Preserved by Love

If we see that the Son of God took on all our weaknesses, save only sin, and if his design in becoming man entailed that he did not refuse hunger, thirst, fear, sadness, or any of our other infirmities, no matter how unworthy of his greatness, then we ought to believe that he was deeply moved by filial piety, that just and holy love for those who give us life, a love impressed by nature upon our hearts. The truth is clear: it was this love that preserved the most holy Virgin in her blessed conception.

To understand this doctrine, we must note that the Blessed Virgin had a quality that distinguishes her from every other mother: she gave birth to the Giver of grace. Her Son, in this way different from every other child, was capable of acting with power from the first moment of his life. What is even more extraordinary is that the Blessed Virgin was the mother of a son who was before her. From this quality follow three beautiful effects. As Mary’s Son is the dispenser of grace, he gave it to her abundantly. As he was capable of acting from the first moment of his life, he did not delay his generosity toward her, but showed it immediately. Finally, from having a Son who was before her comes this miracle: her Son’s love was able to preserve her from the time of her own conception, to make her innocent. Let us ponder the love of the Son of God for the Blessed Virgin.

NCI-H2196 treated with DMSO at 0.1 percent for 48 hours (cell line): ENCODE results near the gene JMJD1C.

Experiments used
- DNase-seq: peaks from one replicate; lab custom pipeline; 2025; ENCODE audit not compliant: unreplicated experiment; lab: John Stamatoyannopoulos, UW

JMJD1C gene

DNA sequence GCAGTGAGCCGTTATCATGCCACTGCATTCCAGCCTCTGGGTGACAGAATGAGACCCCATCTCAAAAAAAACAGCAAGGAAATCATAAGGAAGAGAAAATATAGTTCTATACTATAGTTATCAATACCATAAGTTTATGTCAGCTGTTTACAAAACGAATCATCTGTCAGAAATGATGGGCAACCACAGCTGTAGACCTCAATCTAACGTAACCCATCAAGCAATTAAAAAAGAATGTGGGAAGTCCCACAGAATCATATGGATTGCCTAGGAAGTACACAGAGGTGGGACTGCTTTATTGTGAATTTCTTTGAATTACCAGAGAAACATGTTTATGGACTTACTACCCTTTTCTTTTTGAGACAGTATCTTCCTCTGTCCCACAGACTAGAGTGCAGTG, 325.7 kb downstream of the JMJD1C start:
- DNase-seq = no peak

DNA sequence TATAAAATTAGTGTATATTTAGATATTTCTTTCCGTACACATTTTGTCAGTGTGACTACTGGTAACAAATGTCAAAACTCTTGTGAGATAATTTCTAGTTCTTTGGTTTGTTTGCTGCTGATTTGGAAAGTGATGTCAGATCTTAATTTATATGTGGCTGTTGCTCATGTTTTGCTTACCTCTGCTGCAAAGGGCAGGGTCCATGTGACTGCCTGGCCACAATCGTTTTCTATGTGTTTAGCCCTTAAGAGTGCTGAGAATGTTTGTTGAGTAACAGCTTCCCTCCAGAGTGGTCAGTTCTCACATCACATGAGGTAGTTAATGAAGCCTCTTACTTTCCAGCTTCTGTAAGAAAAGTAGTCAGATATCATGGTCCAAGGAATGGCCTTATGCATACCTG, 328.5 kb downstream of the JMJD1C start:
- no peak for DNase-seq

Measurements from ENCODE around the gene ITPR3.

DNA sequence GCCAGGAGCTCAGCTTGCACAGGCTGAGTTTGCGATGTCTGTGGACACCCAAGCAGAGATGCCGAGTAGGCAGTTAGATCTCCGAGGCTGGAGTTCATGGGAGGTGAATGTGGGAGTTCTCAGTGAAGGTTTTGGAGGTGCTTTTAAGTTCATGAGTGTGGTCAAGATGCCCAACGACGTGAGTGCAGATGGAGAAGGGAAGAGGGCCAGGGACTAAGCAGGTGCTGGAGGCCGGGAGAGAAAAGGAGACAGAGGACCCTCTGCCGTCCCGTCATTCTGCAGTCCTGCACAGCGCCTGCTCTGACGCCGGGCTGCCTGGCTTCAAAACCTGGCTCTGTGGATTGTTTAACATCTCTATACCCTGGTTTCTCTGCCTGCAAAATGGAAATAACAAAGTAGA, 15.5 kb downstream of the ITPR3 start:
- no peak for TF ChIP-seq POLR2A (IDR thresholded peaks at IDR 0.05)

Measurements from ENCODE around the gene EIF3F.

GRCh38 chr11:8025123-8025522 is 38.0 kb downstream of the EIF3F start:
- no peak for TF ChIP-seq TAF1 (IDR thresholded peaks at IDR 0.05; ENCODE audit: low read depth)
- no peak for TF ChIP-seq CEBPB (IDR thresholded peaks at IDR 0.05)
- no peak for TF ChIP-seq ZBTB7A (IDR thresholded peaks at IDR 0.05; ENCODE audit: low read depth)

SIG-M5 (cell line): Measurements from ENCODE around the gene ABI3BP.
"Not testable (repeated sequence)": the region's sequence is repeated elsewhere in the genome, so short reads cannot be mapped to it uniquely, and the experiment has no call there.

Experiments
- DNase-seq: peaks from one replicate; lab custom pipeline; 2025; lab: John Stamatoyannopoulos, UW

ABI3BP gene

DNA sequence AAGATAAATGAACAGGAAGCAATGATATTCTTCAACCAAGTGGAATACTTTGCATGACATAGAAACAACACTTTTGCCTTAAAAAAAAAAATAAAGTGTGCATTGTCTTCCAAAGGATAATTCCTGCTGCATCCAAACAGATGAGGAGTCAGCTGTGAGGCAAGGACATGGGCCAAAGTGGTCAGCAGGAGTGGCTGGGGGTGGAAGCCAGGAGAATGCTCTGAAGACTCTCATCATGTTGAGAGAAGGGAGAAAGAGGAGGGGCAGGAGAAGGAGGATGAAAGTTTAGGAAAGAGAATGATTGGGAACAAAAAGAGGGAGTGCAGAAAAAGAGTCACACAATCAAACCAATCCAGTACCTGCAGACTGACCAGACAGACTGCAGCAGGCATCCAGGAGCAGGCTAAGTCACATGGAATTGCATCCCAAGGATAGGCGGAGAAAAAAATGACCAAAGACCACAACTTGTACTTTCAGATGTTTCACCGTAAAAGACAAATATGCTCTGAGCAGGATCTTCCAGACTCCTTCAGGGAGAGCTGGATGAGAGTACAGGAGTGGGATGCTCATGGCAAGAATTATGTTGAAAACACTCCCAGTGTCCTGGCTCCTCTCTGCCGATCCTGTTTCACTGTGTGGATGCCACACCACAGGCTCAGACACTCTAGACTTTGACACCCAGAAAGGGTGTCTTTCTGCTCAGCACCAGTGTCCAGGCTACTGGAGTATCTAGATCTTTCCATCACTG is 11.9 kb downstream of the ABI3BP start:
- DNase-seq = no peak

Have you ever wondered about the way God speaks in Sacred Scripture, how he pretends, as it were, to act as a man, by imitating our actions, our habits, and even our emotions? Sometimes he says, by the mouth of his prophets, that he has a heart made tender by compassion, sometimes that he is burning with anger, that he is appeased, that he repents, or that he has joy or sadness. What kind of mystery is this? Should God act or suffer in such ways? If the incarnate Word speaks to us in this way, we are not surprised, because he was a man. But that God, prior to being man, should speak and act as men do: this astonishes us.

You will say that God speaks in this way so as to accommodate himself to our understanding. Yes, but the Fathers teach us that God, having resolved to unite himself to our nature, did not judge it unworthy of himself to take on our sentiments beforehand. On the contrary, he made them his own and purposefully conformed himself to them.

Can we explain so great a mystery by means of some familiar example? A man wishes to gain a high office. He prepares for it by taking on all the feelings proper to it and begins accustoming himself to the gravity of a judge or to the bravery of a soldier. God resolved to become man. He had not yet done so at the time of the prophets but had decided that he should be, and so we should not be surprised that he speaks and acts as a man before he was one, if, in some sense, it pleased him to appear to the prophets and the patriarchs with a human likeness. Why? Tertullian explained it well. These were so many preparations for the Incarnation. The one who would lower himself to the point of taking on our nature fulfilled a sort of apprenticeship by conforming himself to our sentiments. “Little by little he made himself ready to become man, and it pleased him to be from the beginning of the world what he would become in the fullness of time.”